, Cornell Hood II was charged with one count of possession with intent to distribute after law enforcement found approximately two pounds of marijuana and $1,600 in cash in Hood’s home. The jury convicted him of a lesser charge, but the prosecutor used Hood’s prior convictions to seek a life sentence anyway, arguing Hood was a “career criminal.”
What were Hood’s prior convictions? In 2005 and 2009, he pled guilty to selling marijuana. Obviously, Hood has been making his living selling marijuana for the past half-dozen years, and selling marijuana for recreational use is still a crime in this country. But Hood’s offenses involved no violence, no damage or theft of property. He was sentenced to probation in each of his prior cases.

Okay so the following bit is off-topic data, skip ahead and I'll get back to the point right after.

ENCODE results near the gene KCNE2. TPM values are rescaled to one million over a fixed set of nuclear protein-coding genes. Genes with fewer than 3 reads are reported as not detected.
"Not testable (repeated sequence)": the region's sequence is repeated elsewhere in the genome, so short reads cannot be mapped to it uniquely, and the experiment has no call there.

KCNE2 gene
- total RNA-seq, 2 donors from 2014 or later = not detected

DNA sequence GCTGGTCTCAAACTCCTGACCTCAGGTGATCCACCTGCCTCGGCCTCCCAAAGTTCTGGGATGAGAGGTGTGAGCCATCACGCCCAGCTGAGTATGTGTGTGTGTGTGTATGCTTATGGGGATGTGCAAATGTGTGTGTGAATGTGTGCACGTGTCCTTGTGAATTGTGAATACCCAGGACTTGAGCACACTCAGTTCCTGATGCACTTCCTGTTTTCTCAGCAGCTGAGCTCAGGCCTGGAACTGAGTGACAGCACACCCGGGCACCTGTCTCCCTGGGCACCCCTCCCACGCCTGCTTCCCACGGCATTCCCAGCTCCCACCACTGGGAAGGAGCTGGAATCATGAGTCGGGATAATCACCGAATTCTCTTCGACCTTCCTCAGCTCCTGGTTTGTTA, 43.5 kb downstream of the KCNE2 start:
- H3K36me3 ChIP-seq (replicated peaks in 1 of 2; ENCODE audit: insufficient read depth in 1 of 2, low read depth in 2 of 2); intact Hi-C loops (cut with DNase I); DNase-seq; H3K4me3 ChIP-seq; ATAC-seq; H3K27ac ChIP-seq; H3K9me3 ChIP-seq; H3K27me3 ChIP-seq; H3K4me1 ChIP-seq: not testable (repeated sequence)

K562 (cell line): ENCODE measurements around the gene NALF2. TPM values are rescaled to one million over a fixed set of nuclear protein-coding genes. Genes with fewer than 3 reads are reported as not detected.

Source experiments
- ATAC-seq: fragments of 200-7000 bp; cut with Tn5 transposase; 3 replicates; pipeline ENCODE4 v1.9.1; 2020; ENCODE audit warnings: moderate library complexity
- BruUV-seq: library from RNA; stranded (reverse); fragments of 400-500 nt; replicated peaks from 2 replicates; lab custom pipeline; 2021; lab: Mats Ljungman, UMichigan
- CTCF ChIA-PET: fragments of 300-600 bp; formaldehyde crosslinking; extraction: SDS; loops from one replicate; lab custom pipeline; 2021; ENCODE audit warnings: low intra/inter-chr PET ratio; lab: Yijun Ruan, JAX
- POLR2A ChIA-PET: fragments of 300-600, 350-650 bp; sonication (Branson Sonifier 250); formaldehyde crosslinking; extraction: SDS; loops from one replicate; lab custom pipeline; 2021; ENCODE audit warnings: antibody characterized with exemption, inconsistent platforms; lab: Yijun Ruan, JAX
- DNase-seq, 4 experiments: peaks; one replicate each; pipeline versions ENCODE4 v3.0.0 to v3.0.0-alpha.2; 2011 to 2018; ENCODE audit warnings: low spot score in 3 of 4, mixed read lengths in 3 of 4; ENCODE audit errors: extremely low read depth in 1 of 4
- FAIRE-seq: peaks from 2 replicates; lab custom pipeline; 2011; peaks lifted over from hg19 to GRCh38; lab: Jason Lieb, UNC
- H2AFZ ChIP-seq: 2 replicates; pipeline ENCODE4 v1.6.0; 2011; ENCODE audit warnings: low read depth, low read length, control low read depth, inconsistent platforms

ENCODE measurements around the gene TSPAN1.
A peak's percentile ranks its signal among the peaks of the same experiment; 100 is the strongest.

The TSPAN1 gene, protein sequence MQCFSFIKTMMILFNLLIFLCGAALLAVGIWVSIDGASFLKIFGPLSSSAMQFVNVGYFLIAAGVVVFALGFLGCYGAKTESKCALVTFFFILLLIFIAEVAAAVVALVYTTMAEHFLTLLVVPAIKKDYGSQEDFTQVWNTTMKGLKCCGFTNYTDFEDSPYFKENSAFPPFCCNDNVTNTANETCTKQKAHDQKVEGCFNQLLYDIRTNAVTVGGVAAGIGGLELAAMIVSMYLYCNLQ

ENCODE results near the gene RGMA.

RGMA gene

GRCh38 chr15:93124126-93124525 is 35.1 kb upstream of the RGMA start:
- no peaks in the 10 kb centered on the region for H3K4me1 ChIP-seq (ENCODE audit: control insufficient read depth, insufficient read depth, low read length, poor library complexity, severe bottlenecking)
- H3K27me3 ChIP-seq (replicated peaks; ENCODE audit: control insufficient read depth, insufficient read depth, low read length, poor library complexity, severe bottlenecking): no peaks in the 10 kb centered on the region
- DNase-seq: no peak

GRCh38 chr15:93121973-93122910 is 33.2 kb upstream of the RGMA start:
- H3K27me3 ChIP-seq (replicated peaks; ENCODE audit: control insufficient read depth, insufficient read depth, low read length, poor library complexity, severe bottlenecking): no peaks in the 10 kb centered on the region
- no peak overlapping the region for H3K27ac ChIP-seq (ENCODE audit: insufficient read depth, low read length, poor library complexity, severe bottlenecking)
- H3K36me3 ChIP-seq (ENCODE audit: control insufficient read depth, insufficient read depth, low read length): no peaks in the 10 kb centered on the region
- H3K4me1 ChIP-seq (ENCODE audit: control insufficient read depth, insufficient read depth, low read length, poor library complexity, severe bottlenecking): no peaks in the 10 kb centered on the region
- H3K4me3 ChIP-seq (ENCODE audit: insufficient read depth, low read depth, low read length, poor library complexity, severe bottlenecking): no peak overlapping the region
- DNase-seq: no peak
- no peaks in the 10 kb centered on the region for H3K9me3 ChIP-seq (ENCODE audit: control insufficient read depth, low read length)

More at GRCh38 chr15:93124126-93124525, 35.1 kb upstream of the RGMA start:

Setting aside the question of whether jailing a person for life for marijuana can be ethically justified, let’s look at whether it’s smart.
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Earlier this month, a Louisiana judge sentenced a 35-year-old man to prison for the rest of his life—for marijuana. According to the